The buying journey does not include only your prospect customers; therefore, the roles of external opinion makers and influencers must be clear and addressed adequately. Especially In complex B2B, analysts, big consulting companies, and independent consultants are CXO whisperers with enormous influence on the buyer. A successful approach must address these roles, including the marketing content and effort.

I like the "Companies do not do business with companies. People do business with people.", mantra, but they're still needs to be the business context understood. I believe that people act differently in different environments and roles and that they do not make decisions the same way. I also think that there is a set of corporate guidelines that are not likely to be ignored- the Specification, Price, Compliance and Ethical standard as outlined by HBR


Not all B2B marketing is the same: the difference between B2B


B2B can be a jungle, and you have to adopt the approach to your exact targets segment. There is no one fit all Solution to B2B marketing; even more, there are many differences between B2B itself.


The first difference comes from the size of the enterprise. Small and medium enterprises (SME) have much more similarities to B2C than B2B. One person usually decides without much internal discussion and evaluation.


The second is the type of service or IP you are selling. Peter Thiel outlines it well in his "From Zero to one.". Selling above million requires a more personal approach on the level of the CEO.


Conclusion


To support business goals, B2B and B2C Marketers can use similar approaches and strategies, but they can also differ substantially. So can the approaches within B2B.

The most significant difference comes from the type and complexity of products on offer; in case of properly priced SaaS solutions that can be self provisioned, the approach can be quite similar. But, it all becomes different when we start talking about complex B2B Solutions involving multiple stakeholders and requiring a clear rationale for the investment.

B2B is more of a marathon that requires stamina. There is no instant satisfaction of Appstore downloads and fiats pouring into your Paypal account based on a properly targeted and well-executed marketing campaign.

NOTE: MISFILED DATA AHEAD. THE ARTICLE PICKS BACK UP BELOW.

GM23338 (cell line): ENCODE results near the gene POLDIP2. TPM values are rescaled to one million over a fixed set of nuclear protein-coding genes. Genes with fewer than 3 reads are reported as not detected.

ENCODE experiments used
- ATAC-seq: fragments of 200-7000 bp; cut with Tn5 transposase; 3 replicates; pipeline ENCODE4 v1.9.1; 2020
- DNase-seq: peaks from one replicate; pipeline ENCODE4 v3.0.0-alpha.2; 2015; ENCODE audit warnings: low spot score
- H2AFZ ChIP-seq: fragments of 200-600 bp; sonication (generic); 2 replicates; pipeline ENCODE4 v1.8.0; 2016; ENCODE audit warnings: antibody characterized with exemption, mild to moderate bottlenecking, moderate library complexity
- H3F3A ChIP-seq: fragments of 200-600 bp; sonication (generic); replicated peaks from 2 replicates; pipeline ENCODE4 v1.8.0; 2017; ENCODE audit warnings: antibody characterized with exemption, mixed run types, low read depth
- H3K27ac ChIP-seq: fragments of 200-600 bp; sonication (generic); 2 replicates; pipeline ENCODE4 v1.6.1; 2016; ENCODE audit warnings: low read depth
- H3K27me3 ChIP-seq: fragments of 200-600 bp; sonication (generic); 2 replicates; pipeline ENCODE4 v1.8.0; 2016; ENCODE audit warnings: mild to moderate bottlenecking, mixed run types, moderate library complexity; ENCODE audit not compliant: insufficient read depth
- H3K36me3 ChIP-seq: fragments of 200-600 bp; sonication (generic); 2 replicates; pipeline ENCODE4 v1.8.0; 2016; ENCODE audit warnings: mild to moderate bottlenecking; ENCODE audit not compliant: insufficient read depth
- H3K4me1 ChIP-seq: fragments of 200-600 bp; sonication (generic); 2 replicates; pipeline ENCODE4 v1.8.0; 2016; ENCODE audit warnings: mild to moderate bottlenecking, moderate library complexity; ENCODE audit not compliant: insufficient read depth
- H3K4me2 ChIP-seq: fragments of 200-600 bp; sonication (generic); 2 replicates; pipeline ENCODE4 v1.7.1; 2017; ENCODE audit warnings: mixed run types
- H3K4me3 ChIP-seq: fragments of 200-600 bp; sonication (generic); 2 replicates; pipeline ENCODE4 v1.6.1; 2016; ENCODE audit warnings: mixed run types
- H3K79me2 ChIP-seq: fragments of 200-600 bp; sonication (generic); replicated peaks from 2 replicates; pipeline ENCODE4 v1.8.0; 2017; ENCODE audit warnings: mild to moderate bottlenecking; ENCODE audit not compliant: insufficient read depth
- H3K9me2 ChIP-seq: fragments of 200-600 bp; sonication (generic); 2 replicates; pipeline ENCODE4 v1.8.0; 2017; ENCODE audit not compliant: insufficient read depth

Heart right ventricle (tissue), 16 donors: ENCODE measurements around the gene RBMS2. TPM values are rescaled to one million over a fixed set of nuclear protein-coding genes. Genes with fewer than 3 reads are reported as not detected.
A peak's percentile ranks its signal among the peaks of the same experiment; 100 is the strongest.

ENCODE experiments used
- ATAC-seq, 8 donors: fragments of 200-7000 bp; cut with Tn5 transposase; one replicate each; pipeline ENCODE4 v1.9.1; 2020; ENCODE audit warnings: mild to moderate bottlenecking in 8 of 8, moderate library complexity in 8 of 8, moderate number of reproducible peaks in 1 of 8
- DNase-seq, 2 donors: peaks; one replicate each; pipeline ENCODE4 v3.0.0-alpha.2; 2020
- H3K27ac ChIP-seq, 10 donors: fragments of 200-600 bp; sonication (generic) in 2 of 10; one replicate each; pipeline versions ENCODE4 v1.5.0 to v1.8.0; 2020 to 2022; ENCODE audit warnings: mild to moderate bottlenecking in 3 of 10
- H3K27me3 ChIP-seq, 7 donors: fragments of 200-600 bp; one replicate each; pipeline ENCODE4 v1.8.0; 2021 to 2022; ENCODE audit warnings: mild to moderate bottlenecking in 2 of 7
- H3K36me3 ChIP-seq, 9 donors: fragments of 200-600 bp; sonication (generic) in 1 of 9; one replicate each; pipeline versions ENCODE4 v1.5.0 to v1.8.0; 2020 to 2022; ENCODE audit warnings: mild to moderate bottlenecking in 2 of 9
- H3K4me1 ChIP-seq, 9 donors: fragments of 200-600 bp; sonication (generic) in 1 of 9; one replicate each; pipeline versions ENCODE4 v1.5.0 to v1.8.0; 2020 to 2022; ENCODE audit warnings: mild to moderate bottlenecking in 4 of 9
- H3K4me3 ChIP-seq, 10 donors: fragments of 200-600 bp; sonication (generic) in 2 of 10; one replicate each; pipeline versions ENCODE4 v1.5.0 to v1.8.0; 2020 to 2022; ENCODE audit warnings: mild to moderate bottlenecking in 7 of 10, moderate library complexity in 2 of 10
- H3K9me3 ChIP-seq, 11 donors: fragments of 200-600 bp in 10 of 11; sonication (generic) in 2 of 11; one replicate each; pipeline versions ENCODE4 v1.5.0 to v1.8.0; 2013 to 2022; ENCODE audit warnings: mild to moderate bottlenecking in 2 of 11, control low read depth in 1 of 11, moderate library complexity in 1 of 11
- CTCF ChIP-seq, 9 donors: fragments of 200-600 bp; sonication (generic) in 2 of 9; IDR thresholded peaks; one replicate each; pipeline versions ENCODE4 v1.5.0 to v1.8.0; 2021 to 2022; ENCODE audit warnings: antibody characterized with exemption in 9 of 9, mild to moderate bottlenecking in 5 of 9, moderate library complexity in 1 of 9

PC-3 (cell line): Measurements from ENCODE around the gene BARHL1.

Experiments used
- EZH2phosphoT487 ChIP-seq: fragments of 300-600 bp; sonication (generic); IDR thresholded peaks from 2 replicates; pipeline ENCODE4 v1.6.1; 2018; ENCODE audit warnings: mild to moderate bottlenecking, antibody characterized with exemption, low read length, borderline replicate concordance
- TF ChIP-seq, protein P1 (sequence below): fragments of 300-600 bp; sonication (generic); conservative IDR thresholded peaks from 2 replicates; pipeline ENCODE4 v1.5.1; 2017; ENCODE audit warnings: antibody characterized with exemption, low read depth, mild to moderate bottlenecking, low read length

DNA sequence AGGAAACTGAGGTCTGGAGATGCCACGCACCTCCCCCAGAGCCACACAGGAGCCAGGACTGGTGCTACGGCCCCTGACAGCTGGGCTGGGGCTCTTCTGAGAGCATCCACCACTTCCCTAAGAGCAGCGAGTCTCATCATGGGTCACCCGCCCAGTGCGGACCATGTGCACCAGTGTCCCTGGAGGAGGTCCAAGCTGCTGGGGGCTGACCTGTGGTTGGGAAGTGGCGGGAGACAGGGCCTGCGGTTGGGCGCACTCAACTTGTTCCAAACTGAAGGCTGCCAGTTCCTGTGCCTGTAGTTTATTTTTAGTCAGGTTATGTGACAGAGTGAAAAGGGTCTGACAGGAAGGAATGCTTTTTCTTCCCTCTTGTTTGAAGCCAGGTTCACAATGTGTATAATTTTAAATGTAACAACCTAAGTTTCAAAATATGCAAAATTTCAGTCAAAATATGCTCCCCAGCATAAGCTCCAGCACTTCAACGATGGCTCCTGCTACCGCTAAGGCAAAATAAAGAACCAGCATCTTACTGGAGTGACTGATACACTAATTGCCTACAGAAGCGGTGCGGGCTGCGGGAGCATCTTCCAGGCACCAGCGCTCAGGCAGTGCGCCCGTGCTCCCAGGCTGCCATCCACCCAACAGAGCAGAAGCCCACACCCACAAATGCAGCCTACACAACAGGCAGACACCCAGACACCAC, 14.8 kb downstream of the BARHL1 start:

Professional buyers also know about the behavioural patterns of their employees, so it is much less about smell, music, happiness, and dopamine. It is more about building trust with 3rd parties, providing helpful information about your solutions and advantages that the prospect starts favouring your proposition.

But, B2B businesses can also learn some techniques and approaches from B2C. B2B CXOs should use the fully automated B2C scenario as their role model. It is about simplification of technologies to the degree that they can be self provisioned. And this is then the case where B2B marketing can shine and provide clear and ultimate business value- generating new business and insight.


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Bonus material 1: a fully digitalised B2B example that follows the ideal B2C model

Let's look at a B2B buyer's journey that would be very similar to a typical B2C scenario.

Scenario: you are a Marketing executive running a small marketing department for a 20-50 million tech company. You have your budget and plan to introduce a solution that provides you an insight into your marketing data; web analytics, campaigns data, insight into the performance of different channels and more.


You finally found some time, and you start looking around, educating yourselves. Already on day one of your research, you bump on a tool recommended by your marketing automation provider. The recommendation provides additional credibility, which is only improved due to vendors' informative and well-written content that explains and offers new insights. And you decide to give it a try.

The whole B2B buying cycle is performed digitally, from your computer, with no interactions with people, no long decisions, and discussions (you have the budget). Even though you had some ROI in your head, you know that your decision could be biased. But this is ok as your team will use the tool and evaluate it during actual use. With ease, you can move to something else's as there is no transition cost related to integrations, the migration of data, or similar.


Bonus material 2: a B2C example that is more complex than some of the B2B cases

One of the most complex decision we are making is buying a house. This kind of buy has lots of elements of a typical B2B buy:

  • We do rationalise.

  • We do consult with others.

  • We do financial planning.

  • We do assess the risk.

Buying a house, similar to complex B2B, can rarely be automated, also due to similar reason as outlined in the "B2B Self Service is in its infancy" section; usually there is some kind of customization, there is interaction with the bank, visits and location scouting, discussion with your partner/family, overthinking and sleepless nights.